It’s the Galaxy Note 7 that is having the battery issue, not the Samsung Galaxy 7 or 7 Edge.Launched on August 19th, Samsung issued a recall just two weeks later for 2.5 million Galaxy Note 7 smartphones, due to the possibility of 1 in every 42,000 having a faulty battery.

Sure, the US Product Safety Commission has been salty over not having been notified about the recall before it was announced, but in the meantime Samsung has created a software update for the rest of the world which prevents the Note 7 from being charged over 60%.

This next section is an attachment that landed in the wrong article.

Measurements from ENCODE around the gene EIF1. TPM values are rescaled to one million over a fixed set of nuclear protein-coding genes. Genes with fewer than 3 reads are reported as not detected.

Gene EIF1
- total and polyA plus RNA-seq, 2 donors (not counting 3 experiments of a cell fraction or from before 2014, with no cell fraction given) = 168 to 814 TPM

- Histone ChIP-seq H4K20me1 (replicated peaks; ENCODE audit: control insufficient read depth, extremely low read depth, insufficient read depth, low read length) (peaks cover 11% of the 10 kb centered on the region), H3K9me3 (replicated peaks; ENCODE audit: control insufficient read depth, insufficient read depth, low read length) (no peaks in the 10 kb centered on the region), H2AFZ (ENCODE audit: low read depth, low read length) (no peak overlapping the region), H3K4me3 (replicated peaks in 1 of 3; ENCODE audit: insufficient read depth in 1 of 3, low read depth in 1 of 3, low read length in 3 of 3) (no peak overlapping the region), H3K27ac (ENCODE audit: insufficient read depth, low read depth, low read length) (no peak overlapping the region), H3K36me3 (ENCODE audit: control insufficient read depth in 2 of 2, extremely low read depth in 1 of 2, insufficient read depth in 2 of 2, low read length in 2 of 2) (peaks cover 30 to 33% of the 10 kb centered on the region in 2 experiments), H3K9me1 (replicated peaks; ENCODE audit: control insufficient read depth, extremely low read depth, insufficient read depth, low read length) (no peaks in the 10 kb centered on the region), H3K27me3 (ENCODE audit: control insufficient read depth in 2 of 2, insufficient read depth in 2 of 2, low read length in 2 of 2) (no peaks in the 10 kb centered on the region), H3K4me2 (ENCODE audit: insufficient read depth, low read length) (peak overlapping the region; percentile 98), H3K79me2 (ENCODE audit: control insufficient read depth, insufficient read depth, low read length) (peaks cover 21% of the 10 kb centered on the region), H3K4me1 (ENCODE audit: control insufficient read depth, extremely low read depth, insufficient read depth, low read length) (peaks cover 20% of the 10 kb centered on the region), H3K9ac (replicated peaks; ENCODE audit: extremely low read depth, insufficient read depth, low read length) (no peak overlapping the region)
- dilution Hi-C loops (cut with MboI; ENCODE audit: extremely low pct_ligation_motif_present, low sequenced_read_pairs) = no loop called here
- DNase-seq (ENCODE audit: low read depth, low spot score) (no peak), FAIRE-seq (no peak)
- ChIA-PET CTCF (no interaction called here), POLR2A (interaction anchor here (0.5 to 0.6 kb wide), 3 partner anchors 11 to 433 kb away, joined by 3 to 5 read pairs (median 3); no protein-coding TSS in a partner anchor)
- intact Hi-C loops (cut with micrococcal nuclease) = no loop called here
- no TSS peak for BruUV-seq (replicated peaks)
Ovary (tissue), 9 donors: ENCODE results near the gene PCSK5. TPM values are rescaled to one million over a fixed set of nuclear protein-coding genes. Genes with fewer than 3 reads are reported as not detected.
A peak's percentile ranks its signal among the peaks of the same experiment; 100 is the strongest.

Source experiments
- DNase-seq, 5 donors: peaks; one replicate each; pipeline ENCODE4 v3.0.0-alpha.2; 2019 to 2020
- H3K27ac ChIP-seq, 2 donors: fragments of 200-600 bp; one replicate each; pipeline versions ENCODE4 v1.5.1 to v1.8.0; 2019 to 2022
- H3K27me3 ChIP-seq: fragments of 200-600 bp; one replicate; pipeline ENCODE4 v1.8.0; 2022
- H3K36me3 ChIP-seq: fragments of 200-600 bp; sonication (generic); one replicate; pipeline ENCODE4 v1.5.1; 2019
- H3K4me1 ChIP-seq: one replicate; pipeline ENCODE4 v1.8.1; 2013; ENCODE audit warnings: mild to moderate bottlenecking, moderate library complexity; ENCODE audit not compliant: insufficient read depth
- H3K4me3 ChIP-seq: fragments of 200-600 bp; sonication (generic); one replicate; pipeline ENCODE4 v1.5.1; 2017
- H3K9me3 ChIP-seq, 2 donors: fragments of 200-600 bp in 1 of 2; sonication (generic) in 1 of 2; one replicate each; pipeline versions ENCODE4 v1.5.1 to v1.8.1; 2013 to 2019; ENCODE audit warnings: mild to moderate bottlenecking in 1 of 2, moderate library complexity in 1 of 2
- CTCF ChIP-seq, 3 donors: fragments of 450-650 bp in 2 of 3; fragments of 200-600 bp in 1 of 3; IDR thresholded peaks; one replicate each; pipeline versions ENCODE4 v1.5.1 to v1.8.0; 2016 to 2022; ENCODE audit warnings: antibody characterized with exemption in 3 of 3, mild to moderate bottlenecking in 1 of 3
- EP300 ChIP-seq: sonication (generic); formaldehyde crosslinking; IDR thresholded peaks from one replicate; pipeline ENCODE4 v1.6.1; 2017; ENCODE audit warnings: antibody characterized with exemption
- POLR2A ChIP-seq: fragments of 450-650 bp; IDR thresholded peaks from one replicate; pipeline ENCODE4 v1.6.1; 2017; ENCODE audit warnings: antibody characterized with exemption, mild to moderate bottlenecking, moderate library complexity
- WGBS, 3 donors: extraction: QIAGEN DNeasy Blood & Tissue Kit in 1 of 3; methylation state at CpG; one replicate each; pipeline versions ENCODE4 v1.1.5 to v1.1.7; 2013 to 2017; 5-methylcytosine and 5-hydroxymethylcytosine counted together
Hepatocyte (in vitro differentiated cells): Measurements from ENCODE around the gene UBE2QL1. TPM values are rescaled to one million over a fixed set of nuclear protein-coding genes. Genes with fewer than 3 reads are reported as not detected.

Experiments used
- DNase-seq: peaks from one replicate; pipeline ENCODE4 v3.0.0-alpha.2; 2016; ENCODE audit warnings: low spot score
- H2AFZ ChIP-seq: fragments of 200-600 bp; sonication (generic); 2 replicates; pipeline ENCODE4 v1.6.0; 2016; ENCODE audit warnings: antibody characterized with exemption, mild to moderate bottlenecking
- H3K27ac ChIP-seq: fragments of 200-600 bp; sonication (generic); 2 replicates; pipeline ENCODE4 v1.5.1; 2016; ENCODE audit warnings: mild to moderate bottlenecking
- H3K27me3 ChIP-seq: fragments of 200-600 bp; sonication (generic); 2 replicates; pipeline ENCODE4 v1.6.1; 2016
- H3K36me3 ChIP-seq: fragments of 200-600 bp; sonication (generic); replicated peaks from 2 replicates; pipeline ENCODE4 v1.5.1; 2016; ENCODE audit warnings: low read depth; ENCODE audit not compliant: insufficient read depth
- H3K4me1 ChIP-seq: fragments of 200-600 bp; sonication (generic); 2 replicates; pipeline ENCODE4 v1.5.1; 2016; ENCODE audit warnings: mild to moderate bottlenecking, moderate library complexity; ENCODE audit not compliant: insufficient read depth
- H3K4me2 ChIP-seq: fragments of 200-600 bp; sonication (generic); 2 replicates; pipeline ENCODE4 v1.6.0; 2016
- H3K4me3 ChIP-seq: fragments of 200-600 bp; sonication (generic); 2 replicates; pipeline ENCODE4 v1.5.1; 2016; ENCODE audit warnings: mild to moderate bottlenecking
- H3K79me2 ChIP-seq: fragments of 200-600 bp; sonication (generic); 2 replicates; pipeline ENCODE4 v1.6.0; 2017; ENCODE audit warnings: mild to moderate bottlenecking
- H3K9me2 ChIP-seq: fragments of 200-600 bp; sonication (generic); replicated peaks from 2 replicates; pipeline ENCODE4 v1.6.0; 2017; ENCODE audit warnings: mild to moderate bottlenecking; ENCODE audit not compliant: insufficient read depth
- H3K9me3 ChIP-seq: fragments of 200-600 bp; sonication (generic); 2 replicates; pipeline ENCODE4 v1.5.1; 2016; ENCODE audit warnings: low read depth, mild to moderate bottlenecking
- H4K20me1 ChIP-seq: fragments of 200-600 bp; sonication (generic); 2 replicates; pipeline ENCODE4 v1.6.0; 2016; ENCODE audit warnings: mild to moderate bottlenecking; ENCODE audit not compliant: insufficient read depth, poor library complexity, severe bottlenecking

So far, the FAA has banned fliers from putting their Samsung Galaxy Note 7 phones into their checked luggage, in addition to banning passengers from turning on or charging their Note 7 while on planes.The phone is great for making s’mores though.

Even New Jersey Transit is forcing passengers to turn off their Samsung Galaxy Note 7 before entering stations or boarding.

Naturally, enforcement of those bans has been an issue, as few people can actually tell the Samsung Galaxy Note 7 from other Samsung 7s, so it won’t be long until all cellphones including the Alligator are banned from public transit.

Just sayin’.